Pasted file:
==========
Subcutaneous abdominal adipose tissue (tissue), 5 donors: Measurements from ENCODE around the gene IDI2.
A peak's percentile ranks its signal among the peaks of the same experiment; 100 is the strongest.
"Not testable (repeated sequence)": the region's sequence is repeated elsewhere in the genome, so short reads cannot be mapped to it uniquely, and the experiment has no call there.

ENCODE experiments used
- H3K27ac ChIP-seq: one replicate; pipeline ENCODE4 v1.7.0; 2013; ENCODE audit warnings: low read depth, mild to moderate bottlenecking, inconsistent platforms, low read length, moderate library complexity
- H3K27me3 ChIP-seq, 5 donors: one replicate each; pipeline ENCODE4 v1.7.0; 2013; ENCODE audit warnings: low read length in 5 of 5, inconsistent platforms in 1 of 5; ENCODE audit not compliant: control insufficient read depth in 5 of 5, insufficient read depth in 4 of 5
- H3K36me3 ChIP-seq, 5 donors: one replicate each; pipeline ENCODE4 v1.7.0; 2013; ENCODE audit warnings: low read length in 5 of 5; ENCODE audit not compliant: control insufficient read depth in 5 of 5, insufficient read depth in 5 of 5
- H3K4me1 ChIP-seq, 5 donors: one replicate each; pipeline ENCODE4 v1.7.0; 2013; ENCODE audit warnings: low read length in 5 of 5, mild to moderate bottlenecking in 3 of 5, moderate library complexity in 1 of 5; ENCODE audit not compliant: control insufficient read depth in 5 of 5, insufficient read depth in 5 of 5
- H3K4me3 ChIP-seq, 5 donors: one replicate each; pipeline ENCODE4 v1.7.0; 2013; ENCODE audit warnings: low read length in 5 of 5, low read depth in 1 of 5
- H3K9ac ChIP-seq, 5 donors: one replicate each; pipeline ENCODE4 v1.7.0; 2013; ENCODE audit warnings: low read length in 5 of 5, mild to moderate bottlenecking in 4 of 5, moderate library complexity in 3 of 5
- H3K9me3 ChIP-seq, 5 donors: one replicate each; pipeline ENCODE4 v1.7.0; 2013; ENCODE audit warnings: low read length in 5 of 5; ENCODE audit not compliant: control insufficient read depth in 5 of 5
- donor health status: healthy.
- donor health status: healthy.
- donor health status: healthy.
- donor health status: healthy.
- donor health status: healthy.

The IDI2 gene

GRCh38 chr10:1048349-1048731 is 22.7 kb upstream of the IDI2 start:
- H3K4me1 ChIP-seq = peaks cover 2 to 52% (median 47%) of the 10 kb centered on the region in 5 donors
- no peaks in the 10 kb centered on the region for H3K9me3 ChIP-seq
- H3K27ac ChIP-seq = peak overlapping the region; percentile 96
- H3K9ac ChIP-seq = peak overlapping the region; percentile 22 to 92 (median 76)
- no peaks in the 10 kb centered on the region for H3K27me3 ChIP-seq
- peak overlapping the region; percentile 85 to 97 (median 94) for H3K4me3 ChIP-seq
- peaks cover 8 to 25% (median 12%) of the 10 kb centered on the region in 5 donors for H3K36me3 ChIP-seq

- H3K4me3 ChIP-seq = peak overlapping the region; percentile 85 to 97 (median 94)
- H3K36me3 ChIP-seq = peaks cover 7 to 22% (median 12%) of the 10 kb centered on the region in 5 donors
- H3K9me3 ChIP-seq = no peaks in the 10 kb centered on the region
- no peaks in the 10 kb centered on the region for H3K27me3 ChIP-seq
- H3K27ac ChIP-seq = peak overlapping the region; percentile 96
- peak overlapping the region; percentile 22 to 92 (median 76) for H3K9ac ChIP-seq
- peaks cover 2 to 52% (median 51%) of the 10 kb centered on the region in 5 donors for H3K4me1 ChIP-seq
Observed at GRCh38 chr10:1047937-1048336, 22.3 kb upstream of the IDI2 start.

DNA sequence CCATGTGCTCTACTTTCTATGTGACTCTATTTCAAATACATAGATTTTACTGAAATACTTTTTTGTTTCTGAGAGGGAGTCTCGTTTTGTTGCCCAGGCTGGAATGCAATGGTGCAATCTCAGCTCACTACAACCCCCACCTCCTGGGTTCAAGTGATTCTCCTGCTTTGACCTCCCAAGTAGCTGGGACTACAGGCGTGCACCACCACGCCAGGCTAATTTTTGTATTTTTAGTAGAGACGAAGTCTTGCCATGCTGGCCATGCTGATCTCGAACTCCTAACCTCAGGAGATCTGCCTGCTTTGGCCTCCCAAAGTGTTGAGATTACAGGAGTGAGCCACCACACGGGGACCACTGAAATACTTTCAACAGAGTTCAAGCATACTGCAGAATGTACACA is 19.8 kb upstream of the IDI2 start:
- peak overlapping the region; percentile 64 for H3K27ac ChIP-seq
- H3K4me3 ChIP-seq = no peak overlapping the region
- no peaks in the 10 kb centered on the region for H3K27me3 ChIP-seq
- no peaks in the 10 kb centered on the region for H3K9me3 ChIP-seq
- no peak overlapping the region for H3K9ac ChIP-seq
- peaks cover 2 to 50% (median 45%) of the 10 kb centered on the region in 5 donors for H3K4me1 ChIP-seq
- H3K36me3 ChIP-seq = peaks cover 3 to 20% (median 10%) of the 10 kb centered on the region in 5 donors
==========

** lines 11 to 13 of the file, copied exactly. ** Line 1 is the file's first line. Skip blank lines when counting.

- H3K9me3 ChIP-seq, 5 donors: one replicate each; pipeline ENCODE4 v1.7.0; 2013; ENCODE audit warnings: low read length in 5 of 5; ENCODE audit not compliant: control insufficient read depth in 5 of 5
- donor health status: healthy.
- donor health status: healthy.